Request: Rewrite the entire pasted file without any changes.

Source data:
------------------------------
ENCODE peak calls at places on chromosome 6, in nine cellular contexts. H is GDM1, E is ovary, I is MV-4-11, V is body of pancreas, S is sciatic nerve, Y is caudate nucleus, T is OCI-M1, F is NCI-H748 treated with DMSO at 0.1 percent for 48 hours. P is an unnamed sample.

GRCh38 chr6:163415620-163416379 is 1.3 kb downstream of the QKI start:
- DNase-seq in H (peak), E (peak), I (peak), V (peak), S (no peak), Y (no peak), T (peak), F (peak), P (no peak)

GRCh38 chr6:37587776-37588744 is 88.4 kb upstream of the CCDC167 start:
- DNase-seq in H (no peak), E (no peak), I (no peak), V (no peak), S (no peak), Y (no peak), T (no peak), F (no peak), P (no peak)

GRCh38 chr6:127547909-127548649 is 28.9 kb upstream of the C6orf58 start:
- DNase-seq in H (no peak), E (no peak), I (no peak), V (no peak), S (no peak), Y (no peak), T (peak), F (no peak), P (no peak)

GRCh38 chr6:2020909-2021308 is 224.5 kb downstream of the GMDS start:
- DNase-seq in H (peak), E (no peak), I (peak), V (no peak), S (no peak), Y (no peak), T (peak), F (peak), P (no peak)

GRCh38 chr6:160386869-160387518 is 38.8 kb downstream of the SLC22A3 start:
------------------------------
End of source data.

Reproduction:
ENCODE peak calls at places on chromosome 6, in nine cellular contexts. H is GDM1, E is ovary, I is MV-4-11, V is body of pancreas, S is sciatic nerve, Y is caudate nucleus, T is OCI-M1, F is NCI-H748 treated with DMSO at 0.1 percent for 48 hours. P is an unnamed sample.

GRCh38 chr6:163415620-163416379 is 1.3 kb downstream of the QKI start:
- DNase-seq in H (peak), E (peak), I (peak), V (peak), S (no peak), Y (no peak), T (peak), F (peak), P (no peak)

GRCh38 chr6:37587776-37588744 is 88.4 kb upstream of the CCDC167 start:
- DNase-seq in H (no peak), E (no peak), I (no peak), V (no peak), S (no peak), Y (no peak), T (no peak), F (no peak), P (no peak)

GRCh38 chr6:127547909-127548649 is 28.9 kb upstream of the C6orf58 start:
- DNase-seq in H (no peak), E (no peak), I (no peak), V (no peak), S (no peak), Y (no peak), T (peak), F (no peak), P (no peak)

GRCh38 chr6:2020909-2021308 is 224.5 kb downstream of the GMDS start:
- DNase-seq in H (peak), E (no peak), I (peak), V (no peak), S (no peak), Y (no peak), T (peak), F (peak), P (no peak)

GRCh38 chr6:160386869-160387518 is 38.8 kb downstream of the SLC22A3 start: